Intimately Intertwined: The Challenges, Opportunities, and Capacity Building of Sexual Reproductive Health in response to the Fundamentalist Christian Objections toward Sex
ESC Congress Library. Rivers J. May 28, 2014; 50507; A-092
Ms. Jocelyn Rivers
Ms. Jocelyn Rivers
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Objective(s): This paper seeks to further understanding of the North American fundamentalist Christian opposition to sexual reproductive health (SRH) and the implications worldwide. This paper also seeks to identify the key arguments against SRH from a fundamentalist Christian worldview so as to effectively address the objections to increase rights and health while mitigating population growth.

Design and Methods: The methods utilized are content analysis and intersectionality feminist framework for analysis. This research used a comprehensive analysis of current materials published on the area SRH and Christian fundamentalist groups are teaching about SRH. Thorough analysis of relevant biblical writings, catholic catechism, best selling books on the topic of Christian sex, sexuality, purity, modesty, and gendered behavior, as well as academic literature on why this approach have failed in increasing SRH and bodily autonomy.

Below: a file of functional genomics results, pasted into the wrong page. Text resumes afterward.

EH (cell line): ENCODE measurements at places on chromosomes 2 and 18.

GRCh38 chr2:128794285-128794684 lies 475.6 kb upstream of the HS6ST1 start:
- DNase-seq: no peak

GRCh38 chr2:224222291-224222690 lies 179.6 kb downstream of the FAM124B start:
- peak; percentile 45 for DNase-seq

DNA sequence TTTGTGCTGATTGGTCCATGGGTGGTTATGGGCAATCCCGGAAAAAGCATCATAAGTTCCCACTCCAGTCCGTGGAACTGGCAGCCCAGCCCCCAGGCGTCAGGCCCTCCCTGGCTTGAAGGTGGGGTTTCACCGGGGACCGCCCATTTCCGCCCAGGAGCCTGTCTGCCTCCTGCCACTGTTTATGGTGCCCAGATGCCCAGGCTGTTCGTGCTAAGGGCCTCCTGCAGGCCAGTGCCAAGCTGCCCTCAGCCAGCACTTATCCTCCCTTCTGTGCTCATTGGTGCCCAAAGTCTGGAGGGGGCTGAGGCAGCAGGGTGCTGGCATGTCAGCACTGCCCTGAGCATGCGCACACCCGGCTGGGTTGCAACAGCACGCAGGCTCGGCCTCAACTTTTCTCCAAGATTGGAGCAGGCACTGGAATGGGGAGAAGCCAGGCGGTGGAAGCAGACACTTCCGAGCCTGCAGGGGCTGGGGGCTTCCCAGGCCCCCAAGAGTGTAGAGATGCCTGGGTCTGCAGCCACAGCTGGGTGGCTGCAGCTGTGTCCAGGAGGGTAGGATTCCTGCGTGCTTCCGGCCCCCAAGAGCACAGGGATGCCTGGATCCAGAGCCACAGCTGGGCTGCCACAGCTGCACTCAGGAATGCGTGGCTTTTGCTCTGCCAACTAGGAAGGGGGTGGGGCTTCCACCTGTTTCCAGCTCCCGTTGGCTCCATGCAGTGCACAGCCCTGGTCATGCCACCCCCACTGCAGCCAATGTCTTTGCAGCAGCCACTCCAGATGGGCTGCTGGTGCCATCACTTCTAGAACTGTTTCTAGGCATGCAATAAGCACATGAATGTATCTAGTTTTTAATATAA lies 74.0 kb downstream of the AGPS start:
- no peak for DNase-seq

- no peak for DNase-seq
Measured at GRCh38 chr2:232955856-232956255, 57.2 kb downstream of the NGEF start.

Results: The results are four key arguments that fundamentalist Christians in North America have against SRH: no non-procreative sex, no premarital sex, no abortions, no education about sex, sexuality, and sexual health.  These objections have implications internationally. The results demonstrate the moral aspect of sexuality inconsistant with the health aspect of sex. There is a conflict of interest between public health, policy, education, and religious organizations. Conservative approaches to sexual health education, the implications are in need of being rectified today, both in Canada and the USA, and their influence internationally.

Conclusions: There are objections to SRH in fundamentalist Christian teachings. The research creates a context for these teaching and further understand how to address the objections. Reducing access to education, contraceptives and abortions limits women’s experience and puts their rights and health at risk. By following the approach of limited teachings of SRH, it also puts youth at a high risk for pregnancy and increased risk of transmitting STI. By incorporating an intersectionality framework, this research further identifies how the LGBTQPIA+ and People of Colour (PoC) are systematically ignored. Developing proactive SRH resources and access to health needs also decreases population growth. Developing capacity for individuals and groups to better address the SRH needs for people, but especially for people such as youth and women.

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